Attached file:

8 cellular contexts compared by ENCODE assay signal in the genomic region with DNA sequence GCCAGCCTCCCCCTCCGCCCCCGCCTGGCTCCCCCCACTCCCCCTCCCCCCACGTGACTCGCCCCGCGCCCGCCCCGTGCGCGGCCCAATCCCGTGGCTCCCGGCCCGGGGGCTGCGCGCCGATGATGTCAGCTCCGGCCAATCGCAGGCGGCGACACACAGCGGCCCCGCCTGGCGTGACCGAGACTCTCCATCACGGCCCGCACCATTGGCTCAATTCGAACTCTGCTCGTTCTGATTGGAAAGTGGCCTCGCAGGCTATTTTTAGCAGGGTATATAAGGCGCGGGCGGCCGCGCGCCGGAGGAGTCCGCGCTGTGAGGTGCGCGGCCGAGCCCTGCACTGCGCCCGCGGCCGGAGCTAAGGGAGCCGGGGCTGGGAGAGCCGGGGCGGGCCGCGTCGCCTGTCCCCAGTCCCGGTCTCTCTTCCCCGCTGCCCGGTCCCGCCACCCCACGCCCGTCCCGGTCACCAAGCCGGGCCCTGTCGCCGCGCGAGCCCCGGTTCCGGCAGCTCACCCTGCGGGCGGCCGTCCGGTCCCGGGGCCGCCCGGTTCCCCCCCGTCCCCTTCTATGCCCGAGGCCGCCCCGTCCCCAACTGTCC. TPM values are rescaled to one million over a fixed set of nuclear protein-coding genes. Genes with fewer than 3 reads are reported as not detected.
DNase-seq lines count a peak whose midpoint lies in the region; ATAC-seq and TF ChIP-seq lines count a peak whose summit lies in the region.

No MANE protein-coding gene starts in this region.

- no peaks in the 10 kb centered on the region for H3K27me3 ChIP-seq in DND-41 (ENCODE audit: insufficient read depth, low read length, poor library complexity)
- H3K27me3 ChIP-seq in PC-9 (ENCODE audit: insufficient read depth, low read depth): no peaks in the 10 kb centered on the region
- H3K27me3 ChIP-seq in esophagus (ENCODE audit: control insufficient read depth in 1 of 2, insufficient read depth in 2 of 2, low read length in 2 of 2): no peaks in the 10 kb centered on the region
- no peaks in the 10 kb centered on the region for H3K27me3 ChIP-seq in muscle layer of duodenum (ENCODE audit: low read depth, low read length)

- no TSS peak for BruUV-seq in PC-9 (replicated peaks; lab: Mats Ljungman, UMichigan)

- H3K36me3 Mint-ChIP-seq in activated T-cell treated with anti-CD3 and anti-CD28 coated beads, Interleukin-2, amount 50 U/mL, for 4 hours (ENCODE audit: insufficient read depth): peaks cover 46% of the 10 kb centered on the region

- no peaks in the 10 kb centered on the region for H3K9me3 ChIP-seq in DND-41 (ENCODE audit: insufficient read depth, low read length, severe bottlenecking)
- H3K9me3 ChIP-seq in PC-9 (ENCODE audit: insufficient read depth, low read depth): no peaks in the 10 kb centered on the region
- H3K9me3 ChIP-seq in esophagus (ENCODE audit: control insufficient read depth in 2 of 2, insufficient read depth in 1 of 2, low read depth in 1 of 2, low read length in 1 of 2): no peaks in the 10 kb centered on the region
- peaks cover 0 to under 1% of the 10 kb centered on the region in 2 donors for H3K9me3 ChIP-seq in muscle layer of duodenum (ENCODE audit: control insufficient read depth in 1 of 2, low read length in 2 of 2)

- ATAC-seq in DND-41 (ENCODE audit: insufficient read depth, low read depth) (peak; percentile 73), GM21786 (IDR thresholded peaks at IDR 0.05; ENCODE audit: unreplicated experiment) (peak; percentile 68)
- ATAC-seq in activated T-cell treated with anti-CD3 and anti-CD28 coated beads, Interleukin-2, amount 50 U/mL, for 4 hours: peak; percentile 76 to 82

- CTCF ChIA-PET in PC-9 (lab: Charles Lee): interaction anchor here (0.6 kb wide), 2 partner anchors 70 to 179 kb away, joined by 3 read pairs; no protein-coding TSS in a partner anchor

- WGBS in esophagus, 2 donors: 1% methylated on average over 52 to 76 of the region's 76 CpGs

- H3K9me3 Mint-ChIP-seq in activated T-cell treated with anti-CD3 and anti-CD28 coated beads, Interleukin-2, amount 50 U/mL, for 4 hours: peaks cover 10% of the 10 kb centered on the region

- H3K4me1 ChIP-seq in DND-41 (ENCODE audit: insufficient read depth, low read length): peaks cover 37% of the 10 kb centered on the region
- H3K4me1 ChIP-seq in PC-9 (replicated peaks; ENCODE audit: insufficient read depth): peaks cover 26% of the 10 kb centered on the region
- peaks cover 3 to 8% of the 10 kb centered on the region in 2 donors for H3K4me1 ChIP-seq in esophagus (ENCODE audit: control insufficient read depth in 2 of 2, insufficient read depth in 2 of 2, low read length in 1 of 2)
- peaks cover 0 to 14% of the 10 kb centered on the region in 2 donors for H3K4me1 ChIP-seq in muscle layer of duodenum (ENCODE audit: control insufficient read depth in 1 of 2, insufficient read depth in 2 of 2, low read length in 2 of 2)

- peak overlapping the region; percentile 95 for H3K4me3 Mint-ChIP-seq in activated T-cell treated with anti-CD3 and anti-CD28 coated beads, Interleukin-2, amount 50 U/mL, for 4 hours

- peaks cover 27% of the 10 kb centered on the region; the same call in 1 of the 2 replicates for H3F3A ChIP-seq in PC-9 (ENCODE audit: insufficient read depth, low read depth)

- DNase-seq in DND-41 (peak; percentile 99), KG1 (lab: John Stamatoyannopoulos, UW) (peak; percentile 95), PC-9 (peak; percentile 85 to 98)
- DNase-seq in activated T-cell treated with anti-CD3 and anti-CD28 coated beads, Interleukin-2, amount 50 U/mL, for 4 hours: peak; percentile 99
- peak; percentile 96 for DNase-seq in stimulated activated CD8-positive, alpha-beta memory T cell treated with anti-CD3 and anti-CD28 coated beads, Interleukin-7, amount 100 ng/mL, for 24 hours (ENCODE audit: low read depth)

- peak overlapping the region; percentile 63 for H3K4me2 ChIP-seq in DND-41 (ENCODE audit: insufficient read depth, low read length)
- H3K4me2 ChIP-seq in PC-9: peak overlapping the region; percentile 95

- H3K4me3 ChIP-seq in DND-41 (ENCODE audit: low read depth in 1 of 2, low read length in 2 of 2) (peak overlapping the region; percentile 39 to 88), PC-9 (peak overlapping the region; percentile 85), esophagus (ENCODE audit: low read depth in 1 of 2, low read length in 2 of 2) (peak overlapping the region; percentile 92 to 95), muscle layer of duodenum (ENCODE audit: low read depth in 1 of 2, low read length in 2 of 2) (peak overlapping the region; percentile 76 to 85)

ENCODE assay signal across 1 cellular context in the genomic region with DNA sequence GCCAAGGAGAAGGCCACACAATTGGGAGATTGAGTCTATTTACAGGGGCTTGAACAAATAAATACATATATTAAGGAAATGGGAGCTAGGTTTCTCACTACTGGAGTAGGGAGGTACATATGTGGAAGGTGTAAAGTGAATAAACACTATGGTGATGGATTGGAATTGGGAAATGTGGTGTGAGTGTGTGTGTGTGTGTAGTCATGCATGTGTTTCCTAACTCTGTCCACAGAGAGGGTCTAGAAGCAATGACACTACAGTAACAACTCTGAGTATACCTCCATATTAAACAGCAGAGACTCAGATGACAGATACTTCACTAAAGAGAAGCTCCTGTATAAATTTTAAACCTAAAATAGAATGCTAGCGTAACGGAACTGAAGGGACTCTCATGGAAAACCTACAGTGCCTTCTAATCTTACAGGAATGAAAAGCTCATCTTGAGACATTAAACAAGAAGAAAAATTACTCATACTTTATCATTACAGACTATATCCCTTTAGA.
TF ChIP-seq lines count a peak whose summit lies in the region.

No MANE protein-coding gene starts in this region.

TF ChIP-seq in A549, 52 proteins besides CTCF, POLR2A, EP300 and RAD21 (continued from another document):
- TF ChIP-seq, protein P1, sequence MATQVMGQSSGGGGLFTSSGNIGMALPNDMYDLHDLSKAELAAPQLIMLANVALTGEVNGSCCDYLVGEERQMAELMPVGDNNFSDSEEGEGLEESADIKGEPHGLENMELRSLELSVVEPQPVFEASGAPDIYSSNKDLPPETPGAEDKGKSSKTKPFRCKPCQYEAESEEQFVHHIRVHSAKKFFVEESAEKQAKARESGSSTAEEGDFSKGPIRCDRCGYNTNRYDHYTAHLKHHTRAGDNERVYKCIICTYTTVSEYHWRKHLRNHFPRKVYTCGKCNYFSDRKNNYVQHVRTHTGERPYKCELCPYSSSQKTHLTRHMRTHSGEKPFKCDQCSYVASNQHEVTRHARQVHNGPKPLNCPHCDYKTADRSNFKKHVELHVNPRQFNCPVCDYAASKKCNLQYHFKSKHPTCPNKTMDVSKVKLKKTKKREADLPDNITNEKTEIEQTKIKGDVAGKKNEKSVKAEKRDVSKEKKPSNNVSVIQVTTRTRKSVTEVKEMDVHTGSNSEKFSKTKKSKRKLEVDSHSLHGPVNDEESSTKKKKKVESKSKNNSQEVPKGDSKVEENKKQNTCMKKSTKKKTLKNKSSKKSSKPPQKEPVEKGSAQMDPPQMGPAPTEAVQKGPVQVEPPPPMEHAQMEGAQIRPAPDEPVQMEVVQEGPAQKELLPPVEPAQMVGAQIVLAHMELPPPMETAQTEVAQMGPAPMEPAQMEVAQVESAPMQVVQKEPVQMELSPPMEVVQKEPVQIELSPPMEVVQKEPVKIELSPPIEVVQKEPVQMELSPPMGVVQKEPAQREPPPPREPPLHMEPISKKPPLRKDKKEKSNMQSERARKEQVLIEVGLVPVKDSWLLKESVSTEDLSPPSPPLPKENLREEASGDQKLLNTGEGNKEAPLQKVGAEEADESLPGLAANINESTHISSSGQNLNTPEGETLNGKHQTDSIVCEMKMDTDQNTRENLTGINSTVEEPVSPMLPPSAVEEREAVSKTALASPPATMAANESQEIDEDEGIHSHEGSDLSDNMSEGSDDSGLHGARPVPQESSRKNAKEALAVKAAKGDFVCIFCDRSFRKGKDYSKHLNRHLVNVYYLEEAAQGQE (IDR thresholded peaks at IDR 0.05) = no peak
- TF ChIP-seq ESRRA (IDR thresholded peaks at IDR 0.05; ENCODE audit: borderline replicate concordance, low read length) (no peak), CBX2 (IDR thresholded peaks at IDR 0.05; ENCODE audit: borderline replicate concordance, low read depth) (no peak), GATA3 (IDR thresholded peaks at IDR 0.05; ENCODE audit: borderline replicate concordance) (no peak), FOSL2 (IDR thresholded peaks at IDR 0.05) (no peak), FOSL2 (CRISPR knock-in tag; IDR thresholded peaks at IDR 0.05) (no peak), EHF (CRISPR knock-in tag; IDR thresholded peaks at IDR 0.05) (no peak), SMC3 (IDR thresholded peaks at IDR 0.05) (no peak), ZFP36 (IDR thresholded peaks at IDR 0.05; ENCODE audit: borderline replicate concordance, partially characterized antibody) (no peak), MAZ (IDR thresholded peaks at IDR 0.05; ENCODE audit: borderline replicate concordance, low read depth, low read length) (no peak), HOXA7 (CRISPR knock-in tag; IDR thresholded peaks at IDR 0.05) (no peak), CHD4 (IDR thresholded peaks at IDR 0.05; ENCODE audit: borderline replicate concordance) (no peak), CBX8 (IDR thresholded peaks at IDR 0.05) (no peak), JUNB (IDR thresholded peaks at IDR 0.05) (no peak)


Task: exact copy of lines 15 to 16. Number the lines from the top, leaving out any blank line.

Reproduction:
- ATAC-seq in activated T-cell treated with anti-CD3 and anti-CD28 coated beads, Interleukin-2, amount 50 U/mL, for 4 hours: peak; percentile 76 to 82

- CTCF ChIA-PET in PC-9 (lab: Charles Lee): interaction anchor here (0.6 kb wide), 2 partner anchors 70 to 179 kb away, joined by 3 read pairs; no protein-coding TSS in a partner anchor